I have configured Postfix to be responsible for subdomain.example.com (google apps is responsible for example.com so I didn't want to mix the two).

As I mentioned in question title, SPF and DKIM always pass when I send mail locally from that host ($ mail xyz@gmail.com), but mails still end up in Spam folder.

The only thing missing is reverse DNS setup for subdomain.example.com and IP it's sending from, but I figured it won't matter, since SPF includes a:ip.add.re.ss, and since SPF passes...

Any ideas what else could I do to get them into inbox?

UPDATE: problem was instantly resolved as soon as Amazon removed my IP from Spamhaus PBL (see answer below).

  • dkim is not made for spam prevention/filtering, it just ensures that the messages is not tampered with along the way to the recipient. iirc Jun 17, 2011 at 8:00
  • I figured that much, but since email itself doesn't contain anything even remotely suspicious (lorem ipsum text as copy, hello as subject?) I really have no idea what could be triggering their spam flags...
    – mr.b
    Jun 17, 2011 at 8:05
  • is there no way to get the reason it is marked as spam from the spam filter? there could be lots of reasons. Jun 17, 2011 at 8:07
  • the lack of a reverse DNS record triggers most MTAs, while SPF does not. Checking for a PTR record is probably the oldest trick in the book, and even the laziest admins have this implemented. Whether or not SPF can provide the same is not a question here, since the receiving MTA looking for a PTR will not look for it in SPF
    – dyasny
    Jun 17, 2011 at 8:10
  • @dynasty: I am fully aware of that, however, I don't own the IP block, so it's not up to me to configure my PTR. I'm still waiting for my provider to configure PTR for my IP.. I'll see if problem goes away after they do that.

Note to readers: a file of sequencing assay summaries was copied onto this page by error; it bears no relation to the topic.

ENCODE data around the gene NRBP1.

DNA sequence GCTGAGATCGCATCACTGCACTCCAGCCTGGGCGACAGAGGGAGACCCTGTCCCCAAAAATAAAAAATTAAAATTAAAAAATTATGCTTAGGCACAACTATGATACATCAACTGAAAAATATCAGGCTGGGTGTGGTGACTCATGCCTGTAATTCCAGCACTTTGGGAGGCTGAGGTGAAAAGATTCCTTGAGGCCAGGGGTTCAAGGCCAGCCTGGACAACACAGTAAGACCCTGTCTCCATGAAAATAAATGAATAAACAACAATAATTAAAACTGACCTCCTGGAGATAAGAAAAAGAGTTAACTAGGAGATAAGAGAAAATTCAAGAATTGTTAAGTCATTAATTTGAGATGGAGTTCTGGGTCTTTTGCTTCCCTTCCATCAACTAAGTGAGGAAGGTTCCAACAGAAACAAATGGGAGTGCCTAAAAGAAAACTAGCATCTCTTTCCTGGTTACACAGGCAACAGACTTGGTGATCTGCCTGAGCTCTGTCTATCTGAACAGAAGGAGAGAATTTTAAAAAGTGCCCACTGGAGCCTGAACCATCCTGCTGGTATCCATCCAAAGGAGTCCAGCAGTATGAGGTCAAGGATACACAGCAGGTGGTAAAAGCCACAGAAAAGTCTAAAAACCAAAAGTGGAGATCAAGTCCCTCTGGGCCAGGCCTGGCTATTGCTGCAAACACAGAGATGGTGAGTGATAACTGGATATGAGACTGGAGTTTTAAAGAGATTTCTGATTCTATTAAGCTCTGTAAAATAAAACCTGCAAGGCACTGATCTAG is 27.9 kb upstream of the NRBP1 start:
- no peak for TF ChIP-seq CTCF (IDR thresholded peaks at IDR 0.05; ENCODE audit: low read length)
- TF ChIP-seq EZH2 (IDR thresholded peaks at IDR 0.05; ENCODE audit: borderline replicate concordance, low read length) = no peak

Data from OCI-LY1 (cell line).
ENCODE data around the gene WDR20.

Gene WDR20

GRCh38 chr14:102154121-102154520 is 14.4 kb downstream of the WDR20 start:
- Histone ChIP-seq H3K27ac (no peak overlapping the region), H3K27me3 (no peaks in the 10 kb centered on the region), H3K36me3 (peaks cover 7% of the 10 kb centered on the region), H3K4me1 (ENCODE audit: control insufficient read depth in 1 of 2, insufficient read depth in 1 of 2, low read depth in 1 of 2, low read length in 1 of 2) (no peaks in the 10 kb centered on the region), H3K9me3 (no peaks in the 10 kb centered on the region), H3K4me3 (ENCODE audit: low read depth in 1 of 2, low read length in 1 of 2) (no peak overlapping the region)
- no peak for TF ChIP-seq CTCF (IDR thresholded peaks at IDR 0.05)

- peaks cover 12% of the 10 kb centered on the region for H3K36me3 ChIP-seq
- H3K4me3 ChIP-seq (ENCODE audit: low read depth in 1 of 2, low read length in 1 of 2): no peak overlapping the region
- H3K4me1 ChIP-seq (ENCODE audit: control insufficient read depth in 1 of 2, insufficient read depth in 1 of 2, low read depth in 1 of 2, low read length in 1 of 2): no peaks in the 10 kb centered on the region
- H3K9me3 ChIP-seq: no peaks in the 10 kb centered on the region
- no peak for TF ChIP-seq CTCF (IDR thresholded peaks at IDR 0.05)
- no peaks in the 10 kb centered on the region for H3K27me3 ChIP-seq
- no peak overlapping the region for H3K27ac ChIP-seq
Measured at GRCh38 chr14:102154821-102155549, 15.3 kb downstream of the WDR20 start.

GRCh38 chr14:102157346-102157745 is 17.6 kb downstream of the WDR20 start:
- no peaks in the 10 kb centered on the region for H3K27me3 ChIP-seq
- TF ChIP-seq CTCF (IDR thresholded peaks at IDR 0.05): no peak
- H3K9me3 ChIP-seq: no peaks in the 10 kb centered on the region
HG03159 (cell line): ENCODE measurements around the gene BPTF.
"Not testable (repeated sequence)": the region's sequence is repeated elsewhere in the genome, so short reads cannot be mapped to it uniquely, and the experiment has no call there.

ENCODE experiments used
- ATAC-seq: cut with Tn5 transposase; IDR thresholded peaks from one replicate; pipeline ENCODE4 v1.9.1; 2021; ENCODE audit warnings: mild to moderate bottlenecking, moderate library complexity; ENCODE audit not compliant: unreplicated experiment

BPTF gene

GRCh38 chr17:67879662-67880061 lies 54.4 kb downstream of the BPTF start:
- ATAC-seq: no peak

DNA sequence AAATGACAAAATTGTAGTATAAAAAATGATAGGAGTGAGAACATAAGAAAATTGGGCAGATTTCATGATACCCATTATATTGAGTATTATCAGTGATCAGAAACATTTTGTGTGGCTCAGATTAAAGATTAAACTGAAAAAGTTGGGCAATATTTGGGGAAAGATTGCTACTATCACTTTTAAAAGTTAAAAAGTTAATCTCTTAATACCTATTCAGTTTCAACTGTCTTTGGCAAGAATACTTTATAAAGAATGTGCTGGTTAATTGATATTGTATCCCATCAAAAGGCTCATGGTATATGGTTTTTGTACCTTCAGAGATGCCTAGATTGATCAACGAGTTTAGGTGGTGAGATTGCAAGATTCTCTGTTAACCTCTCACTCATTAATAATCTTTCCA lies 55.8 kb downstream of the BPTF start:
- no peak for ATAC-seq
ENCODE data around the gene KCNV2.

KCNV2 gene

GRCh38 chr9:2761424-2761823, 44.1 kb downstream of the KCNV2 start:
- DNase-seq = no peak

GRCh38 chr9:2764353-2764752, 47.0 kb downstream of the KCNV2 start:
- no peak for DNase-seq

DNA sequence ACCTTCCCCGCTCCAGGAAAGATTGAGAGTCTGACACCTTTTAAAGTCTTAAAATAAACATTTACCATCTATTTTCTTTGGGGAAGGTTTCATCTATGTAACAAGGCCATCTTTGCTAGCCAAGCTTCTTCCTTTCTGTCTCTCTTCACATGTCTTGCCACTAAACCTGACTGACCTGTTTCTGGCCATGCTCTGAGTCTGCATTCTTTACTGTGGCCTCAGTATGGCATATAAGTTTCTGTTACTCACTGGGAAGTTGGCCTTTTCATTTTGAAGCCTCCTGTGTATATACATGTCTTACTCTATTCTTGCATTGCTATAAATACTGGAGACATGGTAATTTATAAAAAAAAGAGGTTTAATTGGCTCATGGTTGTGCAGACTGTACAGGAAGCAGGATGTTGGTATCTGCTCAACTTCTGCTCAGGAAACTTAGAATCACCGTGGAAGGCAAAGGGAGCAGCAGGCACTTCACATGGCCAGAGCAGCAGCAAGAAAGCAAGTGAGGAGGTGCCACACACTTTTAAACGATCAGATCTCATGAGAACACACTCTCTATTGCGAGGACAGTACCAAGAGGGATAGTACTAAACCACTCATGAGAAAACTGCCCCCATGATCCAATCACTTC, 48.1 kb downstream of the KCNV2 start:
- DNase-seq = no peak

– mr.b
    Jun 17, 2011 at 8:15

1 Answer 1


I think I found two possible reasons why mails are listed as spam.

First, as someone previously suggested (and as I was already aware of), missing PTR for sending server could be main cause.

Second, since this server is hosted in AWS cloud, and Amazon has worked with Spamhaus to add all their IP ranges to PBL by default, it could also be the reason... From what I know, PBL has certain weight in deciding if email will be marked as spam or not. Also, Amazon has blocked requests for removal of their IP's from Spamhaus PBL list directly - requests have to go through Amazon. Luckily, they offer a way to remove Elastic IP from this list, and to setup a PTR record, while you're at it.

So I'll see what happens after this process is complete.

UPDATE: Amazon added correct PTR record, and it didn't resolve the problem. However, after they removed IP from Spamhaus PBL, mails stopped being sent to spam. Meanwhile, many SMTP servers stopped accepting mails from my SMTP because of this PBL list, which was also resolved when PBL record was removed.

  • The PTR record not matching the From: domain is an incredibly stupid way of blocking spam. As you've pointed out, there are plenty of entirely legitimate reasons why the PTR can not and will never match. Anyone blocking incoming messages (or even weighting their scoring system for it) needs a good slap. Jun 17, 2011 at 12:28
  • I should add that I don't think many people do this sort of blocking, so you shouldn't worry too much about it. You may find more people scoring for the SMTP EHLO domain not matching the From: domain. There are still legitimate reasons why these don't match; but the cases are nowhere near as common. Jun 17, 2011 at 12:31

Your Answer

By clicking “Post Your Answer”, you agree to our terms of service, privacy policy and cookie policy

Not the answer you're looking for? Browse other questions tagged or ask your own question.